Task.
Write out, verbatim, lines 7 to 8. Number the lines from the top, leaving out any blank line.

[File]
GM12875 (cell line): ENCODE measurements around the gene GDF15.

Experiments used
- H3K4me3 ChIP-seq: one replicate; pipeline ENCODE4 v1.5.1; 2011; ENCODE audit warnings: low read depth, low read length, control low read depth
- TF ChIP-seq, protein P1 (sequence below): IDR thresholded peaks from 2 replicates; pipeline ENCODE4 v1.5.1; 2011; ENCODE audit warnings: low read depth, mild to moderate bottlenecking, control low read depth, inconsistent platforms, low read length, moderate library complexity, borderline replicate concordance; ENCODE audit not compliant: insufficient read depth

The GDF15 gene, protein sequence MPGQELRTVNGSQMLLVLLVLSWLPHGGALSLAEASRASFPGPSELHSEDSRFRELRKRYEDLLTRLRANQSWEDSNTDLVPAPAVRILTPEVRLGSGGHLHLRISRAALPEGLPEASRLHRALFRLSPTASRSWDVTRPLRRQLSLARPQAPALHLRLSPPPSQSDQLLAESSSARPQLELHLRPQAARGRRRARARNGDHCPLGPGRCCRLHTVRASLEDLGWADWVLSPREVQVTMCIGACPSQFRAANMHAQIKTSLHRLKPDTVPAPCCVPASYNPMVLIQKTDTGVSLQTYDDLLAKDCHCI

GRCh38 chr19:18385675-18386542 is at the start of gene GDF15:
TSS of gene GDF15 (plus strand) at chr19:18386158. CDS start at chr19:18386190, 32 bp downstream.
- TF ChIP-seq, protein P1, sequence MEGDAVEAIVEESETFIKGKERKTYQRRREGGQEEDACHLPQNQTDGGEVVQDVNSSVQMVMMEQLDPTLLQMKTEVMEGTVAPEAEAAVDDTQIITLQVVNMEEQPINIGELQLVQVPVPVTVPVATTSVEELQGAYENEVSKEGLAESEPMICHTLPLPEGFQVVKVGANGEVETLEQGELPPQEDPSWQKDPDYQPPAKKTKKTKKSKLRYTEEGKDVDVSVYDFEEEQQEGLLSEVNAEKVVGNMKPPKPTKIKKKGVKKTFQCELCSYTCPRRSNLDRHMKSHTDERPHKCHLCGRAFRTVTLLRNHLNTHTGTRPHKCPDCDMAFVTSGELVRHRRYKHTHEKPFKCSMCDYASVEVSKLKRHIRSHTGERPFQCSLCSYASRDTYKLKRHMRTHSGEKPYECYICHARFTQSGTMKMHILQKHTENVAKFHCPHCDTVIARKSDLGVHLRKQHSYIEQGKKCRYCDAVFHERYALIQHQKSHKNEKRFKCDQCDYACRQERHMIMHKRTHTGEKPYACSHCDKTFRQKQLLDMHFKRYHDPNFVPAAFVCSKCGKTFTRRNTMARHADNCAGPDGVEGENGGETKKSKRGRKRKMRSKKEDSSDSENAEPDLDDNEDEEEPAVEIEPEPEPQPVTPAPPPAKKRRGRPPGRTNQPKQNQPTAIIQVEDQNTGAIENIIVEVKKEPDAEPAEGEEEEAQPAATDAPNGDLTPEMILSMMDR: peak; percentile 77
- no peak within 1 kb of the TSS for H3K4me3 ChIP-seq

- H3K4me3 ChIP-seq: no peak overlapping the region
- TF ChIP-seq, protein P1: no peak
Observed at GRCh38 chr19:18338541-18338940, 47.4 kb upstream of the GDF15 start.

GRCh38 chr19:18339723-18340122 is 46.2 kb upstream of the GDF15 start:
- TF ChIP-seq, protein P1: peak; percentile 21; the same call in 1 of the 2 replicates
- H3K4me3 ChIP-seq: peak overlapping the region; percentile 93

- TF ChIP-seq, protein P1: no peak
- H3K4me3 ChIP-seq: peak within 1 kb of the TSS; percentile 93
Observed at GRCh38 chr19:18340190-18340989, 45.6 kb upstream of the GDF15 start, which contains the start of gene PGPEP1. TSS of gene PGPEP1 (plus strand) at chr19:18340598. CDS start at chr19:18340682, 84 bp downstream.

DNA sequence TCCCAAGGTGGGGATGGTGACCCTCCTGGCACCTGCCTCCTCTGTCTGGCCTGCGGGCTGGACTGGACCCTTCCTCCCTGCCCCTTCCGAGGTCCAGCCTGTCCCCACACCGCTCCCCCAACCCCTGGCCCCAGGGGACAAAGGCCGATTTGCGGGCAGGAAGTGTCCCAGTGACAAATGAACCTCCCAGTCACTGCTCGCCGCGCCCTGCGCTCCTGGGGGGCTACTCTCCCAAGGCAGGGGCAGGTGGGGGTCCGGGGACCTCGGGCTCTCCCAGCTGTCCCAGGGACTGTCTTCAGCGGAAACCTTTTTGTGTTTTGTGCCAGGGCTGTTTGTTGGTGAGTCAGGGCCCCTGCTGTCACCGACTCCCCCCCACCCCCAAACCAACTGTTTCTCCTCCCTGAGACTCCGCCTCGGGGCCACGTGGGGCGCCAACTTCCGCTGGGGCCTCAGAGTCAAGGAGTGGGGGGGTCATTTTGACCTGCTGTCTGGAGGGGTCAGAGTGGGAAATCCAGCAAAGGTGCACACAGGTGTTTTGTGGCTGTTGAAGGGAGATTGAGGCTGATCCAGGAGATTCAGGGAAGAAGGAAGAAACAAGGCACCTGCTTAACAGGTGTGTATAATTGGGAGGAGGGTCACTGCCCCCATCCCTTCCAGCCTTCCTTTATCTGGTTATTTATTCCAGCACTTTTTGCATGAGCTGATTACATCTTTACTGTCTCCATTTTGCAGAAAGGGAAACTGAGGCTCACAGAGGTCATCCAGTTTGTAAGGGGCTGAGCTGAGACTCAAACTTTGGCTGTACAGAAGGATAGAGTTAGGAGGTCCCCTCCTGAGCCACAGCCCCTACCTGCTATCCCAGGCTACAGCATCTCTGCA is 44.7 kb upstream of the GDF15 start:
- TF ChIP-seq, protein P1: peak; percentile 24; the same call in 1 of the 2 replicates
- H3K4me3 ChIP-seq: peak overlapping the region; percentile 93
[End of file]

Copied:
TSS of gene GDF15 (plus strand) at chr19:18386158. CDS start at chr19:18386190, 32 bp downstream.
- TF ChIP-seq, protein P1, sequence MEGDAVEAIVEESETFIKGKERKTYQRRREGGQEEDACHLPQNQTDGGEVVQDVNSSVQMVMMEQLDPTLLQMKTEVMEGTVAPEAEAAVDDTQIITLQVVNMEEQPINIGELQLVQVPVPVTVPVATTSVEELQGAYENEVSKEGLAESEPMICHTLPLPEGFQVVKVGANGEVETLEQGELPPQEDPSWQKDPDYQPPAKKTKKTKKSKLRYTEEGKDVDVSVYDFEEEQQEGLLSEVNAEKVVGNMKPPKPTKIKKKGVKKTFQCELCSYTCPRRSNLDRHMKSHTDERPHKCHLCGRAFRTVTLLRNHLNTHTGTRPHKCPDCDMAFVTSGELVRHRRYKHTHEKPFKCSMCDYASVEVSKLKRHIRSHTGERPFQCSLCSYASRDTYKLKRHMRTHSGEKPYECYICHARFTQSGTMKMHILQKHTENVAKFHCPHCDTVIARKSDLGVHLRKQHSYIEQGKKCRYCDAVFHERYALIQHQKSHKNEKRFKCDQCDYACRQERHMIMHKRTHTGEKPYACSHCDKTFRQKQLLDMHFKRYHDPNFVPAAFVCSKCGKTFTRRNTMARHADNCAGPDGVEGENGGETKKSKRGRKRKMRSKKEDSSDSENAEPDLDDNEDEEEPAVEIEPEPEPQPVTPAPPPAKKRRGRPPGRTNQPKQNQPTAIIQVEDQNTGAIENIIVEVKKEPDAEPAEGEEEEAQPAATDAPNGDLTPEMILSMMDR: peak; percentile 77